South African film Otelo Burning added to a long list of accolades over the weekend, picking up a hat-trick of awards at Australia's Byron Bay International Film Festival - the first film ever to claim the honour.

otelo burning

The film is about a group of youngsters from the Lamontville township in KwaZulu-Natal who discover a love of surfing.

It was shot in Durban, is in Zulu with English subtitles and stars Jafta Mamabolo, Thomas Gumede and Tshepang Mohlomi.

It is set in 1989 in the midst brewing conflict between two political groups in Lamontville, according to the filmmakers.

Surfing allows the characters Otelo Buthelezi, his younger brother Ntwe and friend New Year an escape from the violence of where they live. What follows is a story of human foibles at an explosive time in South Africa's history.

"Set against the backdrop of Nelson Mandela's release from prison, it looks at the enormous potential for change at the time of apartheid's downfall - all seen through the eyes of a child," said director Sarah Blecher.

Its clean sweep at the Byron Bay Festival was an important international win for the film. It won the Owners Club at Linnaeus Best Film Award, the Byron Bay Coffee Company Best Dramatic Feature Award and the Tavarus Best Surf Film Award.

Festival director J'aimee Skippon-Volk described the film as "exceptional" and as having "a lot of heart".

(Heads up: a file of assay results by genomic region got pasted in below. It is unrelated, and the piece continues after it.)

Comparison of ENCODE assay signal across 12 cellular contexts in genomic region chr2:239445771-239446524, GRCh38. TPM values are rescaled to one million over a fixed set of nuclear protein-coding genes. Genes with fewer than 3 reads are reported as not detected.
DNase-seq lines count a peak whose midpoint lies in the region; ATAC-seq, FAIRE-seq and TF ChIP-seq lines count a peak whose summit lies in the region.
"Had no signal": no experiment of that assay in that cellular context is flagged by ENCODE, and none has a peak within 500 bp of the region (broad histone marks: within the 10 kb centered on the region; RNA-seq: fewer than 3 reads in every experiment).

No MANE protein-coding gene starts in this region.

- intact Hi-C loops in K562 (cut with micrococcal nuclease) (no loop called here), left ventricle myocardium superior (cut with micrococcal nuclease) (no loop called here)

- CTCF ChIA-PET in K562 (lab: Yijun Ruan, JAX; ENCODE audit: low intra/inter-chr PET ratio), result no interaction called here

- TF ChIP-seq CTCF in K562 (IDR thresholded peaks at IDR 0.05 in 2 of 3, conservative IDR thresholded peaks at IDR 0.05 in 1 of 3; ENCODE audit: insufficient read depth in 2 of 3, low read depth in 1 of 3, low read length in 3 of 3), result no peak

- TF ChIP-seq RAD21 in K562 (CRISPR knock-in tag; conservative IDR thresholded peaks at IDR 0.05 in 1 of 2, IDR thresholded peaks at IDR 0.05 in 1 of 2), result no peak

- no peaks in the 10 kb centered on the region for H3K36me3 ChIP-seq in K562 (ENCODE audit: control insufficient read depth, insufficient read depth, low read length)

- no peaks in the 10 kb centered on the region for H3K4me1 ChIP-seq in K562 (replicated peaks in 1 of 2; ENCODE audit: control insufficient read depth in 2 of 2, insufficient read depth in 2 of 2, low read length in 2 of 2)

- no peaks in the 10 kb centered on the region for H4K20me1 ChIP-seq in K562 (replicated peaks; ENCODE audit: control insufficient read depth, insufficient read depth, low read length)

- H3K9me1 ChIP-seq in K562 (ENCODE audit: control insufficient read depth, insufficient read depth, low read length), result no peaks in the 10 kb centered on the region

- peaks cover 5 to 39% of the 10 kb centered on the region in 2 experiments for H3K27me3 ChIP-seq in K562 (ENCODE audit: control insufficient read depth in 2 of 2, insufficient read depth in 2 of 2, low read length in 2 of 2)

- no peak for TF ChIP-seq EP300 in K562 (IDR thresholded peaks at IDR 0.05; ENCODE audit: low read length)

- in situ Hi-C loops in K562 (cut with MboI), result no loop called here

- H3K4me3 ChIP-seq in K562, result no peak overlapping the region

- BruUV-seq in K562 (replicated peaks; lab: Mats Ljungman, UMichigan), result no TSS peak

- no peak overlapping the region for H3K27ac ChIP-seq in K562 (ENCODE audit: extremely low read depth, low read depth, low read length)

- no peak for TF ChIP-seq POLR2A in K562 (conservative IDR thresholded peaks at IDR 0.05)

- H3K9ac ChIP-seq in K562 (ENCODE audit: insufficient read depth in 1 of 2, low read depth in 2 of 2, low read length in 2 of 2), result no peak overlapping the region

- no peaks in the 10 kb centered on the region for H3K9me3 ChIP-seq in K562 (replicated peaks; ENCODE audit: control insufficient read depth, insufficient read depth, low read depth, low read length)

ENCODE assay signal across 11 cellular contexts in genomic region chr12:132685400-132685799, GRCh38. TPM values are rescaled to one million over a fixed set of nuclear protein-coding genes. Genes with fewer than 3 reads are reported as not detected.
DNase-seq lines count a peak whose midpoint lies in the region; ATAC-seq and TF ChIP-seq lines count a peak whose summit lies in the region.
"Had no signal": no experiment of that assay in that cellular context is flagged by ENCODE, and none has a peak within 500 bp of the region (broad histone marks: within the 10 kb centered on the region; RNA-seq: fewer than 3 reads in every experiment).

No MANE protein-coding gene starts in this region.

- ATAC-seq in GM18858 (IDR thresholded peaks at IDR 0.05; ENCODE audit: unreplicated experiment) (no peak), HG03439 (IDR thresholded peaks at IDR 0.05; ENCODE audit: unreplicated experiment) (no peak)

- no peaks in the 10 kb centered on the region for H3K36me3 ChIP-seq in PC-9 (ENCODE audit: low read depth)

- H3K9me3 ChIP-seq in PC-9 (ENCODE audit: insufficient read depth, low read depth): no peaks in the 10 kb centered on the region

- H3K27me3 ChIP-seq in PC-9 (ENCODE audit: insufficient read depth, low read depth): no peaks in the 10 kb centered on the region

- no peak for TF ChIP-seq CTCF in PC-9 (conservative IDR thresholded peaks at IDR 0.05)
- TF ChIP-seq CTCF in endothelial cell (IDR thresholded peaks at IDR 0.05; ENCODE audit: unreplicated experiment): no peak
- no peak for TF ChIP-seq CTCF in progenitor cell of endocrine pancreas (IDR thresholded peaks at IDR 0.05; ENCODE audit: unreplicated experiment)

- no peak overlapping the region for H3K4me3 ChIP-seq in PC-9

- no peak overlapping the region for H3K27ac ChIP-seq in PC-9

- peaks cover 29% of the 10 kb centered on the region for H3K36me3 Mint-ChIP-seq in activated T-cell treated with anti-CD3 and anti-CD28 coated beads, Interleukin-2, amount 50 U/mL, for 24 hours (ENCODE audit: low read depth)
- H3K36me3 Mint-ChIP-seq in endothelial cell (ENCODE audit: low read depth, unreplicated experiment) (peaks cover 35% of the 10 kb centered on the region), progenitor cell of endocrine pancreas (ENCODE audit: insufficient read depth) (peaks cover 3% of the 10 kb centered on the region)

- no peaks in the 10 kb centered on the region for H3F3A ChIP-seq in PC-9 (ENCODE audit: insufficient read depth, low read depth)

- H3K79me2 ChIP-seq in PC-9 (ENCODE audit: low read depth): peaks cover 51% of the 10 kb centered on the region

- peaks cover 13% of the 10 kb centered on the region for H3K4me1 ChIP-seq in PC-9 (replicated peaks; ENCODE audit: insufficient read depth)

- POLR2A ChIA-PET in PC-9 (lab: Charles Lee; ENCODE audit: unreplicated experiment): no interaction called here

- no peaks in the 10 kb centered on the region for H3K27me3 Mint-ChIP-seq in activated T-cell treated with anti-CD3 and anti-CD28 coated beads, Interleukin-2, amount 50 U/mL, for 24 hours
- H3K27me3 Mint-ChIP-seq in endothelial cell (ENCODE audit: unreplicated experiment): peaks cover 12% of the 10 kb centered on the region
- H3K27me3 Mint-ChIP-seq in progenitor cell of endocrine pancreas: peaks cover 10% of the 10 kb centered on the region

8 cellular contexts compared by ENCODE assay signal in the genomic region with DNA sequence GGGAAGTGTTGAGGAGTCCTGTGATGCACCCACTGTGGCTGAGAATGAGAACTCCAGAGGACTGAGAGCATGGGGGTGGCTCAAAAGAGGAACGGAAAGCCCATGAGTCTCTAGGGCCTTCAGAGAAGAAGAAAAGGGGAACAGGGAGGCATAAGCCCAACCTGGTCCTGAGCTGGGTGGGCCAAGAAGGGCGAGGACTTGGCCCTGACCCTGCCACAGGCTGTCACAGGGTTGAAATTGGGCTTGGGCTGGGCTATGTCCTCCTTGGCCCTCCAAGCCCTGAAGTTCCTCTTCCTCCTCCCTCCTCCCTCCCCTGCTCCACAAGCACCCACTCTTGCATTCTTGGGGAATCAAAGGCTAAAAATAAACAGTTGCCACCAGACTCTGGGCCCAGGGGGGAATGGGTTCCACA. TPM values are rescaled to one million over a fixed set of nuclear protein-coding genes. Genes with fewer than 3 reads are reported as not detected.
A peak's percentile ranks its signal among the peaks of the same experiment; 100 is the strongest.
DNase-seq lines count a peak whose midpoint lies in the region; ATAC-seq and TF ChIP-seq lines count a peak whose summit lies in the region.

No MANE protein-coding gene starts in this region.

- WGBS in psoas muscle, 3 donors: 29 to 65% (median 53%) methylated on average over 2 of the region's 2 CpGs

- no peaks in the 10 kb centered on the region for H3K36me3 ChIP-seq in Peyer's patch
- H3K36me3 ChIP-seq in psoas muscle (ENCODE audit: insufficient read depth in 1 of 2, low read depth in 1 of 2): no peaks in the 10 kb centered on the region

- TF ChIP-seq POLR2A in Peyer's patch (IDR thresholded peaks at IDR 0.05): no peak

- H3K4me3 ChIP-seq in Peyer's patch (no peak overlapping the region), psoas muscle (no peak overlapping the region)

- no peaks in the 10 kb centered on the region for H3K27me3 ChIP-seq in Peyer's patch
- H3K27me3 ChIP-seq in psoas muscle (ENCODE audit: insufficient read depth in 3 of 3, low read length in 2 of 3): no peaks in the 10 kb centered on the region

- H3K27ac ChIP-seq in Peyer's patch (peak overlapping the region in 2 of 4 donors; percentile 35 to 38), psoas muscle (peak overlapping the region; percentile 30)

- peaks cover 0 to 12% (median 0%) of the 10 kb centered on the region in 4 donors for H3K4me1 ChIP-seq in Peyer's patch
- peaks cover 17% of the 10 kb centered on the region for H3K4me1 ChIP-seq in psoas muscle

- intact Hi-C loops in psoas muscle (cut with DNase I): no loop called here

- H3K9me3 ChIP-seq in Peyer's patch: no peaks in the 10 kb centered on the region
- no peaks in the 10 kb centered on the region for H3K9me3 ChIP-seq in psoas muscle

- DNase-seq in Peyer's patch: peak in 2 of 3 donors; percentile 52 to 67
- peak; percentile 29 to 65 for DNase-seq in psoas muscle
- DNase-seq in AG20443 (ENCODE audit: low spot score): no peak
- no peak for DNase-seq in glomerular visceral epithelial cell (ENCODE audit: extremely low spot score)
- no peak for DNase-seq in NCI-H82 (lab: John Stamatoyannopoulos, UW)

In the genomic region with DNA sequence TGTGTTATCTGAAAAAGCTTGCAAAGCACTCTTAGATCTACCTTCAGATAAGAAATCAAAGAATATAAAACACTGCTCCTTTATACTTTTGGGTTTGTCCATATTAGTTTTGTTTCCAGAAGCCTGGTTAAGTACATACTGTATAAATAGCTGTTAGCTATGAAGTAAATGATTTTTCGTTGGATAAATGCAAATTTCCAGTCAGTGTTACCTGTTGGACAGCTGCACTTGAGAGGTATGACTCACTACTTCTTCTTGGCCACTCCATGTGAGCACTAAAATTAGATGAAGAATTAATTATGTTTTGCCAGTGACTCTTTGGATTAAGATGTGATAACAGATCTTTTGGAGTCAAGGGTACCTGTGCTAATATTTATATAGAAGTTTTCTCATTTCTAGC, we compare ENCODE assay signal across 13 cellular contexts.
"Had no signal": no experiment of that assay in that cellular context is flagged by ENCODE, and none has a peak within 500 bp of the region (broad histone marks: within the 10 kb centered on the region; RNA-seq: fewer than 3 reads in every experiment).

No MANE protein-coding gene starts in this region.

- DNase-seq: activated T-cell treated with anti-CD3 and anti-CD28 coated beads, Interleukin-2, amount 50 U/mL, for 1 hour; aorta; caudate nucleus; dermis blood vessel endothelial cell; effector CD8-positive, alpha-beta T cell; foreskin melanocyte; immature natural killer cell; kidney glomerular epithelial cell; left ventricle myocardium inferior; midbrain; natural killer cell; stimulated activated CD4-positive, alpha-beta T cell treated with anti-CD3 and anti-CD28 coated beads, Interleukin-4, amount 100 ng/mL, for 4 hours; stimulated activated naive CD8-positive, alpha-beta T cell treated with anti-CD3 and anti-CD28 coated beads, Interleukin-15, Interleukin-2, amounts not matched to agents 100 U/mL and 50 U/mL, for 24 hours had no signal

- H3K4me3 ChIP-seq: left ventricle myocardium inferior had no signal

Thomas Gumede, who plays the role of New Year in the movie, accepted the awards via video link. "It is such an honour to be part of a project that comes from such a small town like Lamontville to be shown among an international audience."

Otelo Burning was in development for seven years and came out of an extensive workshop process held with a group of children in the township.

"It's not just a story that someone sat in a room and made up. It's a Lamontville story, told by the people of Lamontville," Blecher said.

It was taken to the No Borders IFP (Independent Filmmaker Project) in New York City in 2009 and was selected for the IFP Independent Film Narratice Labs in 2011; it was funded by South African investors through the Department of Trade and Industry's film incentive rebate.

The film gained international recognition and a slew of awards following its release in 2012.

These include official selection at London's BFI Film Festival, France's Lille Film Festival, India's Chennai Film Festival and the Seattle Film Festival, as well as a nomination for the Golden Needle Award at the Seattle Film Festival.

It won best cinematography and best child actor at the 2012 Africa Movie Academy Awards in Lagos and best film at the Cape Wine Lands Festival.

Blecher was also awarded the IFP Adrienne Shelly Director's Grant in New York.

More recent awards also included best lighting designer, make-up artist and best movie at the 2013 Africa Magic Viewer's Choice Awards, also hosted over the weekend.